Wednesday, July 11, 2012

Ethics in Nonprofits

While in the Project Management Institute’s (PMI) web site the other day I decided to pump the term “nonprofit organizations” into its search box.  One of the articles listed in the results was from 1998.  Heck, I didn’t realize PMI was carrying articles about nonprofits way back then.

Specifically, the piece, entitled “The Ethics Audit for Nonprofit Organizations”, was written by Schaefer & Zaller and was in the April 1998 edition of PM Network – which is one of PMI’s publications.  Here’s a quote:
“…if its actions and motives seem to send a different message than its core values would suggest, it begins to sink into ethical chaos and lose its credibility.”

The article focuses on conducting ethics audits so divergence from stated core values can be detected quickly enough to do something about it.

However, as in many types of situations, the thing we need to do is hardest when we need to do it the most.  Or, stated another way, we tend to go back to old patterns under stress.  This is true whether you’re trying to quit smoking, to change the way you handle anger, or any of a million other things.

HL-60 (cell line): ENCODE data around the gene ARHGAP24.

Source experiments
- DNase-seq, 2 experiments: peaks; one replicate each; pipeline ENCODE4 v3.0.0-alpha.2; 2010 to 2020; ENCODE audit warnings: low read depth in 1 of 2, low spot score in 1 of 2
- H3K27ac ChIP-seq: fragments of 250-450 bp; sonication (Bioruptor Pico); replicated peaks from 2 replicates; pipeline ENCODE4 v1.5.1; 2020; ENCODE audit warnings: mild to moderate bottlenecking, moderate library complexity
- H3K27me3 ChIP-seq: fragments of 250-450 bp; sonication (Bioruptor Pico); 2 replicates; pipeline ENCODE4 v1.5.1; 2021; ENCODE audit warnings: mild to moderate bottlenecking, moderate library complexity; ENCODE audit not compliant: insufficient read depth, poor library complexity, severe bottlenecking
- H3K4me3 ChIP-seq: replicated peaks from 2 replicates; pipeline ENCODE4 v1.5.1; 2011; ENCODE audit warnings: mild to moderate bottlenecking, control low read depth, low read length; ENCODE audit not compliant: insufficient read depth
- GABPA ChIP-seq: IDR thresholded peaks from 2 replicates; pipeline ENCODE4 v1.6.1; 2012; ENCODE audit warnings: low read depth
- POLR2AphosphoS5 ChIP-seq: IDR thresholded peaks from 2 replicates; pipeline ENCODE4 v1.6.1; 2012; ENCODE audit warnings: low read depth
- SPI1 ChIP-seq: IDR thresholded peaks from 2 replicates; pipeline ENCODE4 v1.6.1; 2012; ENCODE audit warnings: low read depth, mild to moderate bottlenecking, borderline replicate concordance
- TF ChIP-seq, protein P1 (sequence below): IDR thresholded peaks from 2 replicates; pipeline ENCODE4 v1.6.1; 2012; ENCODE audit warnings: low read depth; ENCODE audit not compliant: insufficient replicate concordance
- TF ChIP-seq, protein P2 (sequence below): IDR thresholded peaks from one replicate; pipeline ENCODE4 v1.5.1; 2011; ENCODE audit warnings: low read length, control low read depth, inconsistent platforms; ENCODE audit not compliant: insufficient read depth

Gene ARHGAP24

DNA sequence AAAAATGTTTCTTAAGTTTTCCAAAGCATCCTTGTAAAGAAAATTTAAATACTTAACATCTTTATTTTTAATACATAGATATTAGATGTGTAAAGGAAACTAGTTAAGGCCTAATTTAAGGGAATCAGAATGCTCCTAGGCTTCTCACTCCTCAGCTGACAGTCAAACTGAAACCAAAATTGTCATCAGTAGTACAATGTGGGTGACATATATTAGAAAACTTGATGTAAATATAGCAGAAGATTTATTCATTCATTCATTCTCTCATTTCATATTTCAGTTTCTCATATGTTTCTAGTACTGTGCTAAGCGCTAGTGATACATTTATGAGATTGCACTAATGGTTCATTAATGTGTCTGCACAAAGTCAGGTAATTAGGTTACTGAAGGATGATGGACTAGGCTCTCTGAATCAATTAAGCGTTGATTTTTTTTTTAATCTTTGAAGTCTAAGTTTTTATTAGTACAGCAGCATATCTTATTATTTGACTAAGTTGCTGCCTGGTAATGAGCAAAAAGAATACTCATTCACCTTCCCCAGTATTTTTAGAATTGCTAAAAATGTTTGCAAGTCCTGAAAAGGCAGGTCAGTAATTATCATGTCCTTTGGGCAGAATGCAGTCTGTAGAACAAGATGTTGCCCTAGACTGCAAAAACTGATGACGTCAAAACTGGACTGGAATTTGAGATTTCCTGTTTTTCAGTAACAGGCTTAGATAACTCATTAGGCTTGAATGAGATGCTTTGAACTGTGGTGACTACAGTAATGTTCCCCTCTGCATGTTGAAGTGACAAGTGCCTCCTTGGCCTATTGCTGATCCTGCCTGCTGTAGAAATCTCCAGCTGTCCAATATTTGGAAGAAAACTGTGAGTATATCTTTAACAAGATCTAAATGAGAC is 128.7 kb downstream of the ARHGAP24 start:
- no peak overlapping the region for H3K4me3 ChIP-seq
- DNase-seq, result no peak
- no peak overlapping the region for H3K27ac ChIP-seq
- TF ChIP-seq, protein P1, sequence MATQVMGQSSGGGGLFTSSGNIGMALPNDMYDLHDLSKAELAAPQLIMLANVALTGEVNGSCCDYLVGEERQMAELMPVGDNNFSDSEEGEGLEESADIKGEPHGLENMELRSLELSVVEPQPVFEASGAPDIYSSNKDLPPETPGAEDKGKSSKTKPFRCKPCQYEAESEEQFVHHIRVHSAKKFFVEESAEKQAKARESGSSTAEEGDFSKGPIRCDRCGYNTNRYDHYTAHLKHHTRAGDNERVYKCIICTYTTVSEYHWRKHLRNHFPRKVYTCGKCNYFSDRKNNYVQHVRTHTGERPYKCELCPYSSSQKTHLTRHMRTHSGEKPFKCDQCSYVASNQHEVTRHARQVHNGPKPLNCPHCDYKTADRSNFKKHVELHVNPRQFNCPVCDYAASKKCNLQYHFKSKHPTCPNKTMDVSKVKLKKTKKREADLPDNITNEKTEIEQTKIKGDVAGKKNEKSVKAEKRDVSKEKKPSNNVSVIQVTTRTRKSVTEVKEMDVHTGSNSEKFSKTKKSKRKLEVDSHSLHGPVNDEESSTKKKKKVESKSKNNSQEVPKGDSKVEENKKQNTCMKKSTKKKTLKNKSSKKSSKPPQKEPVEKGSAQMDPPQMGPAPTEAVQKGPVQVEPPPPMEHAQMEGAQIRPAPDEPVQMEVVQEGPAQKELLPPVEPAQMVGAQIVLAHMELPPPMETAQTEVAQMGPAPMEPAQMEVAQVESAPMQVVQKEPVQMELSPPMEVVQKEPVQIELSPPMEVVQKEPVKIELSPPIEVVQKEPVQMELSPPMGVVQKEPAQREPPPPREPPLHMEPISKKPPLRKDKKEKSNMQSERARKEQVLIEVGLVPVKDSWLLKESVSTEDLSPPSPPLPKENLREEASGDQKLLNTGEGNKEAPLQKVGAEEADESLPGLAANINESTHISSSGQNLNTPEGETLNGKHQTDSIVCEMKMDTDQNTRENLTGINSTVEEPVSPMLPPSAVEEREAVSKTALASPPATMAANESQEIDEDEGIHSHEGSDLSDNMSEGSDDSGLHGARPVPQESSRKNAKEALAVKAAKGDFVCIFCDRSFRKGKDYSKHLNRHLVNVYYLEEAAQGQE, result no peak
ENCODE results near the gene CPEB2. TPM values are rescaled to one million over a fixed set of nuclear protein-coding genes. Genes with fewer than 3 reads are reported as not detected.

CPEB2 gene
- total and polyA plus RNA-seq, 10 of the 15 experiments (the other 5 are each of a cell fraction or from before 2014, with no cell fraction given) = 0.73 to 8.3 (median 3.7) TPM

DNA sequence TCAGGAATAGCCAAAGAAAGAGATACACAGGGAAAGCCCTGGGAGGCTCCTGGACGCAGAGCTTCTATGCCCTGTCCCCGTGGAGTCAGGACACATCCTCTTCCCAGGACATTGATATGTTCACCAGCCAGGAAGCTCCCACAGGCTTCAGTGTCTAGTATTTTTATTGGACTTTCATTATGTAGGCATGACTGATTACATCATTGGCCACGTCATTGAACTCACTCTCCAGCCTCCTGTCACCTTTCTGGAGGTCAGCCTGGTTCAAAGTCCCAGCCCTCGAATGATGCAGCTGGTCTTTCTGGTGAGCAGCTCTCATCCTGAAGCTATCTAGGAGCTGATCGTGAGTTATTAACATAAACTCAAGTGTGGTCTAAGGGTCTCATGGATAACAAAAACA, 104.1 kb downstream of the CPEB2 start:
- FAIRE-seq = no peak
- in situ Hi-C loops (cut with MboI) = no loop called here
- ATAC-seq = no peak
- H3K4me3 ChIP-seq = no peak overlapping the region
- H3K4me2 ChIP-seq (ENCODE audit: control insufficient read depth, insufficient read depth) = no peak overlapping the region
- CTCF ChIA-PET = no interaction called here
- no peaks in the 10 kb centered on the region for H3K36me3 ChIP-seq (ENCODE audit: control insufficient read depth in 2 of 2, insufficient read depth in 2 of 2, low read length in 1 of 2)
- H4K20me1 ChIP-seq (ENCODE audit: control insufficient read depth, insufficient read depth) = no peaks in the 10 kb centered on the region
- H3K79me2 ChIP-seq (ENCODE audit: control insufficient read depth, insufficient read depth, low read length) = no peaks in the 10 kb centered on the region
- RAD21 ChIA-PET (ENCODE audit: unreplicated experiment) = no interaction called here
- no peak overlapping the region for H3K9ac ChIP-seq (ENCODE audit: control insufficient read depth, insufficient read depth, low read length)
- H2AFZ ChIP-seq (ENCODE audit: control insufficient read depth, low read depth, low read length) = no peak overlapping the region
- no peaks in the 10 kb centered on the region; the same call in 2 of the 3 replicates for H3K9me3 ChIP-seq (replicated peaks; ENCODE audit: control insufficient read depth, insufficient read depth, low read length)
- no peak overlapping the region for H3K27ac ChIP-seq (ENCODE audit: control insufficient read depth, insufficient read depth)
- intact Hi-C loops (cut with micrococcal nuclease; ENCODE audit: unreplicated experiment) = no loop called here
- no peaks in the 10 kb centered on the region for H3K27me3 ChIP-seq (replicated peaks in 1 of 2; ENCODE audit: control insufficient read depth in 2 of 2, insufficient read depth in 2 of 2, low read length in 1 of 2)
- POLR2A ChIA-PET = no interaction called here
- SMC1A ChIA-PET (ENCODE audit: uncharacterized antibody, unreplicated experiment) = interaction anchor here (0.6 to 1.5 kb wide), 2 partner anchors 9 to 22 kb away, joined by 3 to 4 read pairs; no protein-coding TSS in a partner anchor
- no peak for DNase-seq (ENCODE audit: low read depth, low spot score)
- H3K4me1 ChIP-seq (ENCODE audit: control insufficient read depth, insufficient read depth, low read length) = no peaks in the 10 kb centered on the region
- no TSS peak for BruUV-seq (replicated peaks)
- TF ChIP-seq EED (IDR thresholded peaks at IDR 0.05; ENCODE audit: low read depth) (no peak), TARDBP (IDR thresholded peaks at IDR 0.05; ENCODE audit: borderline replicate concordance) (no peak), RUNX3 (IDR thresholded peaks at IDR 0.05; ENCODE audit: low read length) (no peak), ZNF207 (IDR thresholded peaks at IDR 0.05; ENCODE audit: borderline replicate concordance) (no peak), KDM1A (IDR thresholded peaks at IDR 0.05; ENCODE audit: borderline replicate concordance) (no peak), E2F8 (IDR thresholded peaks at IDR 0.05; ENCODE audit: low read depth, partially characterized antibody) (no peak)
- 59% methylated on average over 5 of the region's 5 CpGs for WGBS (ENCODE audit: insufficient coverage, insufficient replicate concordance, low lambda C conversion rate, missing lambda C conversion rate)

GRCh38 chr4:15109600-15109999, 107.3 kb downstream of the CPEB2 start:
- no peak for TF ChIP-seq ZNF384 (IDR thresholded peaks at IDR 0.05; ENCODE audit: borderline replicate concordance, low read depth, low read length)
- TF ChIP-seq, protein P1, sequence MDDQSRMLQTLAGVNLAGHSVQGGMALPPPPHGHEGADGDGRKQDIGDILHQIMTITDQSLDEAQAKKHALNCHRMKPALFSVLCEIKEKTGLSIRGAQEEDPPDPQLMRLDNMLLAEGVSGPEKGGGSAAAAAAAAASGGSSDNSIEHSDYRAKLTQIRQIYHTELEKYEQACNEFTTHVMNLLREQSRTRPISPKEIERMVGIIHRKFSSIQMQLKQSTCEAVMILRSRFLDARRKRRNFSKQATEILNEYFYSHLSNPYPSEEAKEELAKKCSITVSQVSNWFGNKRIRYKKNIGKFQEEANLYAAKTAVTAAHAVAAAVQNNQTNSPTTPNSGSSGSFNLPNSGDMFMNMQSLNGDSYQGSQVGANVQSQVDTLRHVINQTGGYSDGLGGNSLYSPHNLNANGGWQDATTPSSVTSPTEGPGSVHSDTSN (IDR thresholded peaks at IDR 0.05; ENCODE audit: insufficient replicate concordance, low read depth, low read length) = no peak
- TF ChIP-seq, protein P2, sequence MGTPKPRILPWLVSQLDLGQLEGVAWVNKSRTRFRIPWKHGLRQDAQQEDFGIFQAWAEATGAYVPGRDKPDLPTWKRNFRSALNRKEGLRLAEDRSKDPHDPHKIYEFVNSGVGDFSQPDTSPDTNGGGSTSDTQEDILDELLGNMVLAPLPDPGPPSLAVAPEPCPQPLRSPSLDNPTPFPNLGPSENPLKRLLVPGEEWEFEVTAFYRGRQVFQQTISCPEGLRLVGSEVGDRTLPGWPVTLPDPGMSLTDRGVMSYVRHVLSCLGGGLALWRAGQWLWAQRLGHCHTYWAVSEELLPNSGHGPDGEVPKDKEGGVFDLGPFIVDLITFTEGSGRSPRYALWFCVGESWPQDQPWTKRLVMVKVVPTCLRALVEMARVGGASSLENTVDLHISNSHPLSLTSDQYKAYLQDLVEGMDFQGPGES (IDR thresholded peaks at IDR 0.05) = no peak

This was an issue I helped people deal with daily early in my career when I was a group therapist.  Folks who were trying to kick habits such as destructive thinking or behavior patterns were most likely to revert back to them when they were stressed.  Let’s face it – when pressure is high we go with what we know.

The interesting thing is this is true of organizations too.  They might try to improve themselves, but when the needle on the pressure gauge jumps they go back to the coziness of the familiar – whether it’s the right thing to do or not.

So if nonprofits had an issue with ethics in 1998 when the economy was a lot healthier than it has been since the crash of 2008, how likely are these organizations to be able to increase ethical behavior now?  In fact, the things I’ve seen would appear to indicate they are thinking only of survival – at any cost.  And yes, that means ethical behavior takes a back seat.

Here’s something to think about:  If you need to short-change your nonprofit organization’s core values in order for it to continue, should that organization still exist?


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